During my freshman year of high school, my best friend and I had an ongoing and not very fruitful debate about who was hotter/more awesome: Eddie Vedder (who had long hair and played music and thus was the essence of hotness in my fourteen-year-old mind) or Matthew McConaughey, whom my friend preferred. A Time to Kill had come out that summer and Matthew McConaughey was a rising star, though too beefcakey and blond for my taste at the time.
I don’t remember watching Dazed and Confused for the first time, but it was in the mid-nineties and I think I was still harboring my grudge against a certain actor. I didn’t know anything about Richard Linklater and I was still in high school myself, so I don’t think I got the whole nostalgic-for-high-school looking-back-on-an-era thing. I surely didn’t grasp the awesomeness that is this movie. I mean, just look at this:
D&C was the first major film for a ton of no-name actors that would go on to be famous (Parker Posey, Ben Affleck, Adam Goldberg, Joey Lauren Adams, Jason London) but McConaughey really makes the movie. There really are no words:
Fourteen years later, I’ve gotta call it a draw in the Vedder/McConaughey debate. It’s clear McConaughey’s got something special going on, though I almost wish he had become a character actor instead of a leading man. I think he’s a lot more appealing and funny this way.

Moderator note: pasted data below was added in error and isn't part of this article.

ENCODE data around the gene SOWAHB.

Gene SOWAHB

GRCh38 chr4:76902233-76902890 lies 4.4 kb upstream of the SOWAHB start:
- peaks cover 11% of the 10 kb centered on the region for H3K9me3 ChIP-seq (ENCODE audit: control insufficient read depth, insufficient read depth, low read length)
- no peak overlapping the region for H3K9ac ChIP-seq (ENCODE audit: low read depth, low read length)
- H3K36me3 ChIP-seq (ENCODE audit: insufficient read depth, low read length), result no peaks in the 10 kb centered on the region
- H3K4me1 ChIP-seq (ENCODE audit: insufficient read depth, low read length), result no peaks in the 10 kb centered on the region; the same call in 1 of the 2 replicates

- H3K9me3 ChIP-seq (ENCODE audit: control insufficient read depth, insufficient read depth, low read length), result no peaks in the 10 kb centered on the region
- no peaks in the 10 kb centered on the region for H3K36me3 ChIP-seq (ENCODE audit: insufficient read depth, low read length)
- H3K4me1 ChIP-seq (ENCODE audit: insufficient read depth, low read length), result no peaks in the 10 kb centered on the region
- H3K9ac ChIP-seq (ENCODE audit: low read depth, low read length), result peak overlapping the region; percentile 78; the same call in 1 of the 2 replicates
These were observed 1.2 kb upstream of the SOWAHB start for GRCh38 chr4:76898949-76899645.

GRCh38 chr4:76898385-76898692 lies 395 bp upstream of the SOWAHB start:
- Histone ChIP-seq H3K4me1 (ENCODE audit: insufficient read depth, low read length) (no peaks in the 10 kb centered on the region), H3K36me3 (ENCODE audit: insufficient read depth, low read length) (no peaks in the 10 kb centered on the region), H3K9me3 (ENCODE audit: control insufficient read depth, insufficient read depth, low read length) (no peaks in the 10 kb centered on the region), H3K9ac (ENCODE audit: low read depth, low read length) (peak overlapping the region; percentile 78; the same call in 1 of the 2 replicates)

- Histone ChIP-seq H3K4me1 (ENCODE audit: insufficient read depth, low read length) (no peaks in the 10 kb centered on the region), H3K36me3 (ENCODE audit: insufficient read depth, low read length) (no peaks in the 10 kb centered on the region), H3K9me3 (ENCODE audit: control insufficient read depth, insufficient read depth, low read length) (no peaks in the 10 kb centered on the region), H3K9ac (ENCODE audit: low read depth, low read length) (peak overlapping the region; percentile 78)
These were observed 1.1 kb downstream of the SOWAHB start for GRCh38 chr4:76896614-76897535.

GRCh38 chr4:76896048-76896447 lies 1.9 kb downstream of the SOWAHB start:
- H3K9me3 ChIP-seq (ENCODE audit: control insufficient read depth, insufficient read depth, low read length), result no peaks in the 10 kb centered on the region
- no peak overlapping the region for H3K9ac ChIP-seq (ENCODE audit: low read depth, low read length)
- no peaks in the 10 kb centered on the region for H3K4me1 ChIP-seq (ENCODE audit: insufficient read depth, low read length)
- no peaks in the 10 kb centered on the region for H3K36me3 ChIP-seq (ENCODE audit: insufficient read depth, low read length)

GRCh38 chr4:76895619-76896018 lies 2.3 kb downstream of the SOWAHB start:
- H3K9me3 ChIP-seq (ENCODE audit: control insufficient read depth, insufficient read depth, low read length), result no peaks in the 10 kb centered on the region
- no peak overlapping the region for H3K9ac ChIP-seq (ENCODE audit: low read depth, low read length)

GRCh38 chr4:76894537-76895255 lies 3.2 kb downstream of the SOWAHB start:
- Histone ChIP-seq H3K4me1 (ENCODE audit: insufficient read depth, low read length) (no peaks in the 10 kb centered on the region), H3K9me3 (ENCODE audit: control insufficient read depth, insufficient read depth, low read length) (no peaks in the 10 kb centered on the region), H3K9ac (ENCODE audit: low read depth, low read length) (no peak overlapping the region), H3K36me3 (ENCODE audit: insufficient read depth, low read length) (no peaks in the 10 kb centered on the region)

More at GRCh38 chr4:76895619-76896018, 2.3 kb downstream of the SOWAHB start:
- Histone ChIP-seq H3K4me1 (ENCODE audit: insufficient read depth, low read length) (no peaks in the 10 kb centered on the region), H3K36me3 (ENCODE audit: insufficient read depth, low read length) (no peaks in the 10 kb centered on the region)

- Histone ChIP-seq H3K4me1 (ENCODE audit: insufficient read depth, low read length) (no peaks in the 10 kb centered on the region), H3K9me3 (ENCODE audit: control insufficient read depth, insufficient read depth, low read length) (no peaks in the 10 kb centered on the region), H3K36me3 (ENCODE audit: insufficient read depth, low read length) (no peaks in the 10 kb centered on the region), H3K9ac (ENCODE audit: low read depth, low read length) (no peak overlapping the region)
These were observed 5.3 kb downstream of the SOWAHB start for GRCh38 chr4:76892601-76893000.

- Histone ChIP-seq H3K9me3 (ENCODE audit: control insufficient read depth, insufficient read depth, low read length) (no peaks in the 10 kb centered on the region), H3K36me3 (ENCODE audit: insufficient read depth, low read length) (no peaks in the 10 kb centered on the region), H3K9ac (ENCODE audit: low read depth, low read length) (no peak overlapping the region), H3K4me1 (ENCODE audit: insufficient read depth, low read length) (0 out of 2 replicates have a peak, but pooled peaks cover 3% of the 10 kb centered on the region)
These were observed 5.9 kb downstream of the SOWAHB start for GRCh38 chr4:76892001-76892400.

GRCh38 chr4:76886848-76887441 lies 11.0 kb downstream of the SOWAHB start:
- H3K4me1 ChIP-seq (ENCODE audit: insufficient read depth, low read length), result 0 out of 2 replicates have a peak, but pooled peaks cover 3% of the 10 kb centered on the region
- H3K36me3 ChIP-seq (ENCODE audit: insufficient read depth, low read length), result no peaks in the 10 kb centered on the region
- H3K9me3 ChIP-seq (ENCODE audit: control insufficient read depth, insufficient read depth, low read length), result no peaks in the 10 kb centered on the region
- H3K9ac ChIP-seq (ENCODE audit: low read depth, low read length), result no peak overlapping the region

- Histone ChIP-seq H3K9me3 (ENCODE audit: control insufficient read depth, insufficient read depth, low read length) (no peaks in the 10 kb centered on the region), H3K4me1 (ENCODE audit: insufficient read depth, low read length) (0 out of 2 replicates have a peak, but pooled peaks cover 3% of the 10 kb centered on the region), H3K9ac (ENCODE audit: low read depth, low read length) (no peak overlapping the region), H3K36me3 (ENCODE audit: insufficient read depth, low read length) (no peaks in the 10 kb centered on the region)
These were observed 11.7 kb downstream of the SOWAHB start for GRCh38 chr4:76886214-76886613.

On a side note, Dazed and Confused came out in 1993, seventeen years after it was set (in 1976). It’s been seventeen years since 1993. I think it’s time for a Linklater nostalgic high school film set in the early nineties with another crop of undiscovered talent.
As his tenure nears its end, I find myself becoming strangely sentimental about our president. Watching W.last night, I found myself rooting for him as he makes his way through a series of jobs that don’t stick (this feels familiar) and a failed run for Congress. I even found parts of it (especially the scene where he meets Laura at a backyard barbecue) quite touching.
Compared to other presidents’ biographies, his is undoubtedly on the lackluster and even pathetic side, and yet the average person can probably relate to him better than to Reagan or even Clinton. Maybe that’s how we ended up with a president who was born with a silver spoon in his mouth but didn’t make much of his life and was something of a loser until he ran for governor. Many people can relate to his underachievement, or at least his sense of having to prove himself.
Josh Brolin is brilliant as the title character, and Richard Dreyfuss has got the mannerisms and look of Dick Cheney down to an eerie science. The rest of the cast is almost *too* look-a-like for my taste, but on the other hand it is kind of amazing that they found actors who can so closely resemble and portray all the members of Bush’s cabinet.
As much as it made me wince at times (the gut-level decisions that go on during the meetings about invading Iraq are particularly painful to watch), I was surprised at how much of a good movie and even a historical document this was. Though I don’t have great memories of Bush’s reign in particular, his presidency was the backdrop of a lot of pivotal moments in my life: from my first semester in college (when he was elected) to meeting my husband and getting married. When my (hypothetical) kids ask me why we invaded Iraq, passed the Patriot Act, and reelected George W. Bush, I hope I can point them to this film.